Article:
By Larry Grudzien, JD
April 12, 2012
My employer has just indicated that it will receive a Medical Loss Ratio (MLR) rebate from the insurer for group health coverage provided in 2011. It will distribute the rebate to employees in the form of a cash payment for any amounts contributed by them. Will these cash payments be taxable to employees when they receive them?
It will depend if employees made pre-tax or after-tax contributions for their share of premium. See the discussion below:
Pre-tax Contributions: In frequently asked questions (FAQs), IRS clarified the tax treatment of rebates for group health plan enrollees. Employees who paid for health coverage with pretax contributions will be taxed on any cash MLR rebate they receive. Rebates used to reduce employee pretax contributions will lower employees’ salary reduction amounts, resulting in higher wages subject to income and employment taxes.
If an employer uses the MLR rebate received this year to make cash payments to employees who made pretax contributions, the rebate payment will be taxable income to those employees and subject to employment taxes. If the employer instead uses the MLR rebate to reduce employees’ 2012 health plan premiums, each employee’s pretax plan contribution will shrink, causing wages subject to income and employment taxes to increase by the same amount.
Example. For 2011 and 2012, Betty participated in her employer’s insured group health plan, making pretax contributions for coverage. In 2012, her employer sends Betty a check for her share of the MLR rebate after income and employment tax withholding.
Example. John participates in his employer’s group health plan, electing under its cafeteria plan to make $6,500 in pretax contributions for coverage in 2012. John’s employer receives an MLR rebate in July 2012 and applies it to reduce each group health plan participant’s 2012 premiums by $1,000. This requires adjusting the payroll system to lower pretax deductions for the rest of the year. As a result, John’s total pretax cafeteria plan contributions will decrease to $5,500, and his taxable income will increase by $1,000 for 2012. Both John and his employer will have to pay employment taxes on that additional taxable amount.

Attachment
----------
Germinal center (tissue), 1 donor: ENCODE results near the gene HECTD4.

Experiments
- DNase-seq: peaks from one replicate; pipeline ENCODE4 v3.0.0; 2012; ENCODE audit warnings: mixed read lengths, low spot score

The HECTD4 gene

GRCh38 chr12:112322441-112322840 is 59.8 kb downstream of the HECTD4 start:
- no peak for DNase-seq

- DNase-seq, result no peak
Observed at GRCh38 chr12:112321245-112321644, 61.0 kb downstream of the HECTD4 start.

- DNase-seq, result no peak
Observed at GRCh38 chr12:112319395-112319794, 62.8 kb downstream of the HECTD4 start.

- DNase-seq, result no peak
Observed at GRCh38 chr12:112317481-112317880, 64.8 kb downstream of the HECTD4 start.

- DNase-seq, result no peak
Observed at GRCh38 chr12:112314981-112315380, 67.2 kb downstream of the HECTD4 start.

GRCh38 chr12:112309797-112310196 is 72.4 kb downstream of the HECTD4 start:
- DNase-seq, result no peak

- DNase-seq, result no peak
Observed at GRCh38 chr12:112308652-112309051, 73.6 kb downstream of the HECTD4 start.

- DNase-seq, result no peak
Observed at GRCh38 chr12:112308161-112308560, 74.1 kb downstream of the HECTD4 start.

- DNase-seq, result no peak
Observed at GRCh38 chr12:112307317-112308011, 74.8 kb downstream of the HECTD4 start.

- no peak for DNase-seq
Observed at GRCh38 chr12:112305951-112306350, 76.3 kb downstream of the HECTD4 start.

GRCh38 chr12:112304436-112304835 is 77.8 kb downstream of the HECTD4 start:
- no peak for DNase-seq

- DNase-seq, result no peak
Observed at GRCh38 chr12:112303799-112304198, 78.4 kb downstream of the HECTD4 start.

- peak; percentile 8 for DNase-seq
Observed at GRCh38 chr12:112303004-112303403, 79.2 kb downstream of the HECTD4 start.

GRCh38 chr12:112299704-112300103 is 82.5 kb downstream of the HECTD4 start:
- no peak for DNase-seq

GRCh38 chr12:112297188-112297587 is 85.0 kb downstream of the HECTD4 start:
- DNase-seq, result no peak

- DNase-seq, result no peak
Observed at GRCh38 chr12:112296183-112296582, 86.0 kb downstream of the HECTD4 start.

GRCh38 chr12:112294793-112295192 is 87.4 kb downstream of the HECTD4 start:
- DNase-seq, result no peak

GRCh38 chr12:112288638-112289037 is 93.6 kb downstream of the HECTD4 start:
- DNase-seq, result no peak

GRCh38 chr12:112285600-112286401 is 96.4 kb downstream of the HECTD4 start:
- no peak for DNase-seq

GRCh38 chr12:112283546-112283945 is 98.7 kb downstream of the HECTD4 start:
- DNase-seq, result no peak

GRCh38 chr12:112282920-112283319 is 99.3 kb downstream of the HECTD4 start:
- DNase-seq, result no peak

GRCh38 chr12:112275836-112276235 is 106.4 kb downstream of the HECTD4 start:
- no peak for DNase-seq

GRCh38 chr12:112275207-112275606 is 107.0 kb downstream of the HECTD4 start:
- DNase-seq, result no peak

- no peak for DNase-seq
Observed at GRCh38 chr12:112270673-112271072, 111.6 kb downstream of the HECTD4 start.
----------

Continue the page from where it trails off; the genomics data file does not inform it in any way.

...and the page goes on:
After-tax Contributions: When employees pay group health plan premiums with after-tax contributions, MLR rebates typically won’t be taxable. Whether used to reduce 2012 premiums or paid in cash, any MLR rebates for these employees simply refund their after-tax premium payments. The rebate will be taxable, however, if employees – such as partners in a partnership -deducted the after-tax premiums on their 2011 federal income tax returns.
The FAQs don’t address the tax treatment of MLR rebates for former employees participating in an employer’s plan, such as COBRA beneficiaries or retirees. Although the tax treatment of rebates presumably would be the same for former and current employees paying with after-tax contributions, any guidance would be helpful.
For a copy of the Frequently Asked Questions released by the IRS, please click on the link below:
If you have any comments or questions regarding any of above information, please do not hesitate to call (708) 717-9638 or e-mail email@example.com